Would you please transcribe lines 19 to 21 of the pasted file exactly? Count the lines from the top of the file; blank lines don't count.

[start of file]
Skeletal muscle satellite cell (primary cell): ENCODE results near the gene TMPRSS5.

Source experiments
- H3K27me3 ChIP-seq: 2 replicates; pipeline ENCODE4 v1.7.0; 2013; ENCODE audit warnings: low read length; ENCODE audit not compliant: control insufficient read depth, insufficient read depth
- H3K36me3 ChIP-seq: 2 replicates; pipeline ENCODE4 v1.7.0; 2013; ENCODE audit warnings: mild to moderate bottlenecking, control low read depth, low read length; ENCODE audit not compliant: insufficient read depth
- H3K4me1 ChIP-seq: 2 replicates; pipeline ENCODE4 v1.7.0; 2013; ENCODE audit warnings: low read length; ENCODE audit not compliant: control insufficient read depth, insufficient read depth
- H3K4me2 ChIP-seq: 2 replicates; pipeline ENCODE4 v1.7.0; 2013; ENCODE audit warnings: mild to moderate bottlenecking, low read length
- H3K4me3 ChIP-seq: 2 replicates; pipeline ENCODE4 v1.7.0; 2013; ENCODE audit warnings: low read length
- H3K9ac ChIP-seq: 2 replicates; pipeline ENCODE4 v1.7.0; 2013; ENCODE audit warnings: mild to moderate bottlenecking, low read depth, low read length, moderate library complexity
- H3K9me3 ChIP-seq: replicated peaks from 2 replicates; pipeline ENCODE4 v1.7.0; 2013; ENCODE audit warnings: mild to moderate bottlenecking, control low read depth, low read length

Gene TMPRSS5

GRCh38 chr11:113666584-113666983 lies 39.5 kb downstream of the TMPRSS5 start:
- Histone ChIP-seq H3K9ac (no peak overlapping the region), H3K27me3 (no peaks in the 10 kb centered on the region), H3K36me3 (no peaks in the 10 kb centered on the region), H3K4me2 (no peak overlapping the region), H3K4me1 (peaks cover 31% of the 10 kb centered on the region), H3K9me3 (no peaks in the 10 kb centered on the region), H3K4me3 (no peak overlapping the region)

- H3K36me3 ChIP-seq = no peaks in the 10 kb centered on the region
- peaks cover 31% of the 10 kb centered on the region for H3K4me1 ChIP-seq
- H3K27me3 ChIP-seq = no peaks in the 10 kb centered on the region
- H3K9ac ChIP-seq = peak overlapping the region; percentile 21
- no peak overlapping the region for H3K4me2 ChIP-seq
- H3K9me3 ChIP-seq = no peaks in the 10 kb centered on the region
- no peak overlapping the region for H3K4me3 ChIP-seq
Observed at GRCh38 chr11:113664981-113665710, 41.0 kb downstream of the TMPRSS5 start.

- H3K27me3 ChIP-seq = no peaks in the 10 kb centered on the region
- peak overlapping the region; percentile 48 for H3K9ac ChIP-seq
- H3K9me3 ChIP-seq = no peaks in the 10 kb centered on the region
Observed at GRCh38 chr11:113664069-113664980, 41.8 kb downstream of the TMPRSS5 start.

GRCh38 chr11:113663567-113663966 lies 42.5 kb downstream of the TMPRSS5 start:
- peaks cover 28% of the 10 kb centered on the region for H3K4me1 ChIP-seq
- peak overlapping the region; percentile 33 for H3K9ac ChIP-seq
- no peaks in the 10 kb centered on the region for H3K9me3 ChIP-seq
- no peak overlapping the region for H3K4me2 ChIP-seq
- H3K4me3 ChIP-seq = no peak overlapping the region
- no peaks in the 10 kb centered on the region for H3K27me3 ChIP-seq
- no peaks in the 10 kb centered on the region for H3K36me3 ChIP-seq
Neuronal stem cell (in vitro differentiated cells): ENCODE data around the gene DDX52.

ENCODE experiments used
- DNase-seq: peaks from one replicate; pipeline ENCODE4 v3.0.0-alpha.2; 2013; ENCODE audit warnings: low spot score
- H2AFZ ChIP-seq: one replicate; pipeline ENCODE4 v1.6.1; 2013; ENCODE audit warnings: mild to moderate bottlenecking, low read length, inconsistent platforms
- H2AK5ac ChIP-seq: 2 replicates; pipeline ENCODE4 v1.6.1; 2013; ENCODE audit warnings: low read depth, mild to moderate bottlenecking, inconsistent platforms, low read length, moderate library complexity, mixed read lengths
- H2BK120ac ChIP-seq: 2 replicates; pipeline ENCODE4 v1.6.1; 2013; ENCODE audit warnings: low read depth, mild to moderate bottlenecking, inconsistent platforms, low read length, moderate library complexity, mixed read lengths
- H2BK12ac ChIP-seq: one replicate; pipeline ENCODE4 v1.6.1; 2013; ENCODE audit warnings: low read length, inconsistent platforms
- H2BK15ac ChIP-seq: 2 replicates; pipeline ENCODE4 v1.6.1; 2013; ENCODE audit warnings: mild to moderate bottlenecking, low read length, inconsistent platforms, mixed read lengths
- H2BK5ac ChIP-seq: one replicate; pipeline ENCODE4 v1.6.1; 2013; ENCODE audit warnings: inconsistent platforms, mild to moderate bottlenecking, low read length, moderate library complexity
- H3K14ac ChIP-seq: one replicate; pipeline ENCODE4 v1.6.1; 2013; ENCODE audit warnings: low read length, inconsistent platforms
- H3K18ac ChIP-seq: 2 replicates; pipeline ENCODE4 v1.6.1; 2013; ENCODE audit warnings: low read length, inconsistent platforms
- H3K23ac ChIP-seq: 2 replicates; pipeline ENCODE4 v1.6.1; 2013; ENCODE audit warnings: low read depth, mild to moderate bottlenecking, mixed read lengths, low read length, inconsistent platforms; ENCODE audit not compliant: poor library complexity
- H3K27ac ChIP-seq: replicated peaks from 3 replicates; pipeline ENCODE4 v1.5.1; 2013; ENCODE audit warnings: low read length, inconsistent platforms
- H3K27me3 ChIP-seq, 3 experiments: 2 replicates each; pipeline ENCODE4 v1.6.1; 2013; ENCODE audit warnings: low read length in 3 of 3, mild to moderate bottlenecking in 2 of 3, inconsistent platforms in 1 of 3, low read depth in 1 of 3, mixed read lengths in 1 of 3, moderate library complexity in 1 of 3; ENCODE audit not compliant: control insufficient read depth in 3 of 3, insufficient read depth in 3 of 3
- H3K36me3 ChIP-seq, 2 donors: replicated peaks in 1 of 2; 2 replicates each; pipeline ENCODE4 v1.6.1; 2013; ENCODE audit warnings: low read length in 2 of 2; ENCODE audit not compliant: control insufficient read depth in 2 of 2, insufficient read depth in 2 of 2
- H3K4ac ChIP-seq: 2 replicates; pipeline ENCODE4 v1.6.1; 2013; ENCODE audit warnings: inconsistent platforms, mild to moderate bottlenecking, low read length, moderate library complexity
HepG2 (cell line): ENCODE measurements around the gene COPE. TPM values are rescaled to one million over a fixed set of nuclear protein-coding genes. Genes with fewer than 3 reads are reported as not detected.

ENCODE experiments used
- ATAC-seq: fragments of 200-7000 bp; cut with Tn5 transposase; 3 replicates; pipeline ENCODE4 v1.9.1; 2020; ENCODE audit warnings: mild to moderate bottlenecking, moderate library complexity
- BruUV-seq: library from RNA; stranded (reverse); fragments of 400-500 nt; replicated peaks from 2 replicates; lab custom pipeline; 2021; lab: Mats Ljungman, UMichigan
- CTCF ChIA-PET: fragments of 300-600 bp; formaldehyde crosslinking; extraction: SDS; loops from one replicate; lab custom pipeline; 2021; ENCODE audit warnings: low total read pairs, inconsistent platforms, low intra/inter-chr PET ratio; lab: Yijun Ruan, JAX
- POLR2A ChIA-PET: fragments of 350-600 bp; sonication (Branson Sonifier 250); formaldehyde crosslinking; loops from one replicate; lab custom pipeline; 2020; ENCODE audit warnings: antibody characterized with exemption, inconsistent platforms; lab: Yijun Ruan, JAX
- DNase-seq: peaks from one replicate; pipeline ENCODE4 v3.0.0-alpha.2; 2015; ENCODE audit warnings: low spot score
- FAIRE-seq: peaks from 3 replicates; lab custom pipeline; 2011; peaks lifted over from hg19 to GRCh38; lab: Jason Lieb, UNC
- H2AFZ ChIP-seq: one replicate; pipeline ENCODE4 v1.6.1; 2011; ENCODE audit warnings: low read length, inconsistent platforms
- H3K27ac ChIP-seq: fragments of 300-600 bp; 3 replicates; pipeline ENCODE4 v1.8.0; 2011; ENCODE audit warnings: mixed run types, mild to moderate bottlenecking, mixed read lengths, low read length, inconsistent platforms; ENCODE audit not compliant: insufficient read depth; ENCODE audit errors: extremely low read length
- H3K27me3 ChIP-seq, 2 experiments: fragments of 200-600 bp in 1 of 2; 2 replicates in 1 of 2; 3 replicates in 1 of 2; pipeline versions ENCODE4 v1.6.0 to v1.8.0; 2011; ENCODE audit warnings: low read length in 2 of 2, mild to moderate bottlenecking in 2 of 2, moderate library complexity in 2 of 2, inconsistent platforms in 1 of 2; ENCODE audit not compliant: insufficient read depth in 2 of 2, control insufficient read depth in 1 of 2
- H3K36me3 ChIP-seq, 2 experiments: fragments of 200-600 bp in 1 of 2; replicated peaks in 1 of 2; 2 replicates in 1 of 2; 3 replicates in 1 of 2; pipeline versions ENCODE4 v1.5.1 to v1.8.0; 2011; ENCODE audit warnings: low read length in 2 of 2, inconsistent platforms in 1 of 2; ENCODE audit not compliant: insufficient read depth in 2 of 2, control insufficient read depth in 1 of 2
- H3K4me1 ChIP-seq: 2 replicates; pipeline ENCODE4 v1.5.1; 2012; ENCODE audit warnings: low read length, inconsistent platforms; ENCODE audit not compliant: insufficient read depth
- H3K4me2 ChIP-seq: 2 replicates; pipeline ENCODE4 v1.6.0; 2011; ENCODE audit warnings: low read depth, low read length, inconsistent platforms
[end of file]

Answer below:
- no peak overlapping the region for H3K4me3 ChIP-seq
Observed at GRCh38 chr11:113664981-113665710, 41.0 kb downstream of the TMPRSS5 start.

- H3K27me3 ChIP-seq = no peaks in the 10 kb centered on the region